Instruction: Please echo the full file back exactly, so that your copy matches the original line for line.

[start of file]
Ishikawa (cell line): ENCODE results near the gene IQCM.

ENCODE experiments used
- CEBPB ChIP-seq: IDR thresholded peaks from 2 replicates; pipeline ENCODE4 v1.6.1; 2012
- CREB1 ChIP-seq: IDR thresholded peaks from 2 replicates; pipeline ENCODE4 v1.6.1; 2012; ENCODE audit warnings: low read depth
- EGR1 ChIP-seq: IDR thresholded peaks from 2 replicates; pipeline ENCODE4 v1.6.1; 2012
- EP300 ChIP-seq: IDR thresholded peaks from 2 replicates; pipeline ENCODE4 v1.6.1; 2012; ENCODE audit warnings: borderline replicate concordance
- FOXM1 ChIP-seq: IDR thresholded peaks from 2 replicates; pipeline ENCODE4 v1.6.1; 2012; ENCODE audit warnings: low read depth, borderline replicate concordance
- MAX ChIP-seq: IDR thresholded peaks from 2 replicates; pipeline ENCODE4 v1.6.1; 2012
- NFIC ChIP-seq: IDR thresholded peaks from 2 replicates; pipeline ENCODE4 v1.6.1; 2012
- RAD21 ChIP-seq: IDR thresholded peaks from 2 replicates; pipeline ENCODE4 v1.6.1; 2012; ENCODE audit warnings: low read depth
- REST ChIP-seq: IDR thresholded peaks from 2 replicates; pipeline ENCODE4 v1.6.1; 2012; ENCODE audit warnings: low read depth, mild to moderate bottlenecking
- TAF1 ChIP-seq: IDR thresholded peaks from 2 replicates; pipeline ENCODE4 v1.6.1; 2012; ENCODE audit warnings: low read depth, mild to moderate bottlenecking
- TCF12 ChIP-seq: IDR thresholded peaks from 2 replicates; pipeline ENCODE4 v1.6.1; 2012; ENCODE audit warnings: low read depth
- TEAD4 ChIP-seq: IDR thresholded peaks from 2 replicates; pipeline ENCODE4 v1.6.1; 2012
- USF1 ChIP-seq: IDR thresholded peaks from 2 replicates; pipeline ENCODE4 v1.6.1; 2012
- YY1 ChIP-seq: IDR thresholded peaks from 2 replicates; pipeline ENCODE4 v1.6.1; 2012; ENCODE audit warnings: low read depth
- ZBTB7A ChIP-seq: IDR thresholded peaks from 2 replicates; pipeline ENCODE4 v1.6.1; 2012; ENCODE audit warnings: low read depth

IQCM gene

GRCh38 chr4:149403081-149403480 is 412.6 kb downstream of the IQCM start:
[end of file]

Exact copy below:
Ishikawa (cell line): ENCODE results near the gene IQCM.

ENCODE experiments used
- CEBPB ChIP-seq: IDR thresholded peaks from 2 replicates; pipeline ENCODE4 v1.6.1; 2012
- CREB1 ChIP-seq: IDR thresholded peaks from 2 replicates; pipeline ENCODE4 v1.6.1; 2012; ENCODE audit warnings: low read depth
- EGR1 ChIP-seq: IDR thresholded peaks from 2 replicates; pipeline ENCODE4 v1.6.1; 2012
- EP300 ChIP-seq: IDR thresholded peaks from 2 replicates; pipeline ENCODE4 v1.6.1; 2012; ENCODE audit warnings: borderline replicate concordance
- FOXM1 ChIP-seq: IDR thresholded peaks from 2 replicates; pipeline ENCODE4 v1.6.1; 2012; ENCODE audit warnings: low read depth, borderline replicate concordance
- MAX ChIP-seq: IDR thresholded peaks from 2 replicates; pipeline ENCODE4 v1.6.1; 2012
- NFIC ChIP-seq: IDR thresholded peaks from 2 replicates; pipeline ENCODE4 v1.6.1; 2012
- RAD21 ChIP-seq: IDR thresholded peaks from 2 replicates; pipeline ENCODE4 v1.6.1; 2012; ENCODE audit warnings: low read depth
- REST ChIP-seq: IDR thresholded peaks from 2 replicates; pipeline ENCODE4 v1.6.1; 2012; ENCODE audit warnings: low read depth, mild to moderate bottlenecking
- TAF1 ChIP-seq: IDR thresholded peaks from 2 replicates; pipeline ENCODE4 v1.6.1; 2012; ENCODE audit warnings: low read depth, mild to moderate bottlenecking
- TCF12 ChIP-seq: IDR thresholded peaks from 2 replicates; pipeline ENCODE4 v1.6.1; 2012; ENCODE audit warnings: low read depth
- TEAD4 ChIP-seq: IDR thresholded peaks from 2 replicates; pipeline ENCODE4 v1.6.1; 2012
- USF1 ChIP-seq: IDR thresholded peaks from 2 replicates; pipeline ENCODE4 v1.6.1; 2012
- YY1 ChIP-seq: IDR thresholded peaks from 2 replicates; pipeline ENCODE4 v1.6.1; 2012; ENCODE audit warnings: low read depth
- ZBTB7A ChIP-seq: IDR thresholded peaks from 2 replicates; pipeline ENCODE4 v1.6.1; 2012; ENCODE audit warnings: low read depth

IQCM gene

GRCh38 chr4:149403081-149403480 is 412.6 kb downstream of the IQCM start: